Proctitis is a chronic inflammatory disease arising in the rectum and characterized by bloody diarrhea. There are two types of proctitis, ulcerative and gonorrheal, which are differentiated by the means in which they are contracted. Gonorrheal proctitis is transmitted through sexual contact.
Symptoms of proctitis are most frequently pain in the rectal area and a frequent desire to pass feces. Bloody diarrhea, painful defecation and bleeding in the rectal area are also common. Diarrhea may be followed by constipation with spasm and severe straining of the rectal muscles (tenesmus). In some cases, stools may be well formed but surrounded by blood and mucus.
Proctitis usually runs a mild, intermittent course over many years. Occasionally there is neurological involvement with urinary bladder dysfunction, weakness and burning of the lower limbs (paresthesias) and pain in the thighs. Men may have difficulty maintaining penile erections. When a diagnosis of gonorrheal proctitis is confirmed, individuals also should be tested for other sexually transmitted organisms such as syphilis, amebiasis, chlamydia, campylobacter, shigella, and herpes simplex virus infections.
Upon examination, individuals with ulcerative proctitis show ulcers in the rectum. Ulcerations are usually accompanied by rectal bleeding, straining of rectal muscles (tenesmus) and an anal discharge of bloody mucus. However, anal bleeding is seldom severe. Individuals with diarrhea often describe no increase in stool volume but rather frequent passage of small amounts of mucous or blood. Fever and weight loss are rare. Symptoms of ulcerative proctitis are very similar to ulcerative colitis. However, ulcerative proctitis is not as serious as colitis and is limited to the rectum. (See related disorder section for more information on Ulcerative Colitis.)
Proctitis can be caused by the pus-producing bacteria gonococci and by the herpes simplex virus, primary and secondary syphilis, chlamydia trachomatis and the human papilloma viruses. Gonococcal Proctitis usually results from passive anal intercourse with men who have infection in the canal that empties urine from the bladder (urethra).
Ulcerative Proctitis may be caused by radiation injury, trauma from a foreign body, constriction or obstruction of a blood vessel (ischemia), infection or the cause may be unknown (idiopathic).
The effects of irritating enemas or laxatives may be confused with Ulcerative Proctitis. This disorder may also mimic the symptoms of long-term trauma.
Proctitis is increasing in incidence. Gonococcal Proctitis is most frequently found in women and homosexual men who practice anal-receptive intercourse.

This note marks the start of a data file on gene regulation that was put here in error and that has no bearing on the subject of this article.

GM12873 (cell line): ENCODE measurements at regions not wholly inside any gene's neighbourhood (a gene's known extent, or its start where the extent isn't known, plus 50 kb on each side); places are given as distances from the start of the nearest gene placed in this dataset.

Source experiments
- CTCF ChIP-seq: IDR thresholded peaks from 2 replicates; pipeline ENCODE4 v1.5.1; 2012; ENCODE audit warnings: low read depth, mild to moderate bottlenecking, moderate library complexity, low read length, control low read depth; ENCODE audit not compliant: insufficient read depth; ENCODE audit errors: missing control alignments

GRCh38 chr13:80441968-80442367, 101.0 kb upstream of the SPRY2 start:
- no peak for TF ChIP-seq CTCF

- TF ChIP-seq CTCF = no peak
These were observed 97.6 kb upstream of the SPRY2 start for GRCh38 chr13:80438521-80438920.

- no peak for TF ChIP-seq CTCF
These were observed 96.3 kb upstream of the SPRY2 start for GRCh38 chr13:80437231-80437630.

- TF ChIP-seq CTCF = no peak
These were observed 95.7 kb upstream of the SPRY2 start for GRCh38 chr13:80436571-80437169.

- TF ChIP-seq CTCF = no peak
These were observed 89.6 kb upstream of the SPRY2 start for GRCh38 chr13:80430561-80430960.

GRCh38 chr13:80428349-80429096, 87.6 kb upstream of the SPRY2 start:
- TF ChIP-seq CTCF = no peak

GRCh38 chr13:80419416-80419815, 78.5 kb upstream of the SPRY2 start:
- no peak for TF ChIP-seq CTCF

Diagnosis of proctitis is made when sigmoidoscopy reveals inflammation of the mucus lining of the rectum with a clearly demarcated upper border above which the lining is normal. The remainder of the colon and small intestine is found to be normal by barium x-rays, while colonoscopy and rectal biopsy may show changes which are indistinguishable from those of chronic ulcerative colitis. (For more information on chronic ulcerative colitis, see the related disorder section of this report.)
The treatment of proctitis is determined by cause. Gonococcal proctitis responds to standard intramuscular injection with procaine penicillin or spectinomycin, but less consistently to oral treatment with penicillin or tetracycline. Primary herpetic proctitis responds well to acyclovir. Chlamydial proctitis responds to tetracycline. Treatment of idiopathic (unknown cause) ulcerative proctitis is very similar to that of ulcerative colitis and Crohn's disease, and includes a nonlaxative diet, the administration of antidiarrheal drugs such as diphenoxylate hydrochloride with atropine sulfate (Lomotil) or loperamide. Topical corticosteroids may be applied in the form of suppositories, steroid enemas or steroid foam. Enemas or suppositories should be administered at bedtime to maximize their retention. Other symptoms may be treated by pain-killing and antispasmodic drugs. Hospitalization may be necessary for a thorough physical examination.
Although proctitis may persist for many years, it is not associated with an increased incidence of cancer of the rectum or colon. With treatment, proctitis usually runs a course with periodic mild to severe episodes of symptoms. The inflammation spreads beyond the rectum in only 10 to 30% of individuals affected with proctitis. Less than 15% of individuals with ulcerative proctitis will develop chronic ulcerative colitis.
Approximately 40% of homosexual males with proctitis also have anorectal gonorrhea. It is not unusual to discover multiple disease producing organisms in patients with proctitis. Men who have had passive rectal intercourse with sex partners who have gonococcal infection of the ureter should have cultures performed for gonorrhea, regardless of an apparent lack of symptoms.
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